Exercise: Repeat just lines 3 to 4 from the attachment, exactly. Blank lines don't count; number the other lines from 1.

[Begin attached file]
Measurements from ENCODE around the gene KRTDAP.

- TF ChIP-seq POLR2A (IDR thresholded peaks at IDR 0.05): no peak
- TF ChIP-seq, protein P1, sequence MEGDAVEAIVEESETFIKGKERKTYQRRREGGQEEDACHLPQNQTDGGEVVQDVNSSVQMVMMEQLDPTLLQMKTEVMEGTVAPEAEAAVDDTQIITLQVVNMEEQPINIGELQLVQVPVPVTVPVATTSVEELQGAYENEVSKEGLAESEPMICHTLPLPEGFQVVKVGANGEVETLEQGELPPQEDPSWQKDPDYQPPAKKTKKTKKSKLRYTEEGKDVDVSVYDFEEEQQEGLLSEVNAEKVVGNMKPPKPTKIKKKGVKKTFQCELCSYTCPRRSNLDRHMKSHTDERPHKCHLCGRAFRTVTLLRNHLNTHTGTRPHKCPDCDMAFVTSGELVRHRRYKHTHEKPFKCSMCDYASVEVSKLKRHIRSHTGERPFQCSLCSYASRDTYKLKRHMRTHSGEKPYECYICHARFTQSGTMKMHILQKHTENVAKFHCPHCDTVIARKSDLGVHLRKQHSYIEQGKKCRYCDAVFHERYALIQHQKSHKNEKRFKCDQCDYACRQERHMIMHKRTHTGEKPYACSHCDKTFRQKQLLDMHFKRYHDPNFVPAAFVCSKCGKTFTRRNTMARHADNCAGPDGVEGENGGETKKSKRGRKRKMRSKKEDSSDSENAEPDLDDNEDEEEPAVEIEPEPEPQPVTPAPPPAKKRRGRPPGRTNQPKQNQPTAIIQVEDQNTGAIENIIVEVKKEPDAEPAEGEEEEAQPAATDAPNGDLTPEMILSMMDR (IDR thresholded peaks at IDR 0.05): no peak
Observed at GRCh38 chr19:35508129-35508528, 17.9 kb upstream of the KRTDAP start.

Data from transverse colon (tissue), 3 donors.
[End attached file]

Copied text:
- TF ChIP-seq, protein P1, sequence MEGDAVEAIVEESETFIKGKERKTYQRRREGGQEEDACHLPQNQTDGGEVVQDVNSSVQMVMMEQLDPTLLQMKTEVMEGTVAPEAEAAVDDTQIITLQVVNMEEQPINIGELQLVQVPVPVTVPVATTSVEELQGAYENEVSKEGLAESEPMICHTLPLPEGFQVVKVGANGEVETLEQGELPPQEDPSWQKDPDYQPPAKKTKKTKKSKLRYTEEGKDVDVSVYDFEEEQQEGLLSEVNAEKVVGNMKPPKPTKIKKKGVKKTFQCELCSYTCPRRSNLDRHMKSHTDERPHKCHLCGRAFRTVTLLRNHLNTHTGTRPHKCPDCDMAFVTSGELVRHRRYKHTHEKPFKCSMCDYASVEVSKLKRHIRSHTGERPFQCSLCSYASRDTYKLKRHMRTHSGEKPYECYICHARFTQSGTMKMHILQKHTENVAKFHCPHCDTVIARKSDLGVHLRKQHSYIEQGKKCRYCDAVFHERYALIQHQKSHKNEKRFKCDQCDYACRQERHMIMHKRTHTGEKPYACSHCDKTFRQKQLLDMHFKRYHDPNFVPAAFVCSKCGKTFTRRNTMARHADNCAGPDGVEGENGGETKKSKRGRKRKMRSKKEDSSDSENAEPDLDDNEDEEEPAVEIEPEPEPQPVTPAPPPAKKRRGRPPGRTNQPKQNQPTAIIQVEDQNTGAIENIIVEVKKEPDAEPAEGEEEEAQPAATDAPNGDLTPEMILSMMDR (IDR thresholded peaks at IDR 0.05): no peak
Observed at GRCh38 chr19:35508129-35508528, 17.9 kb upstream of the KRTDAP start.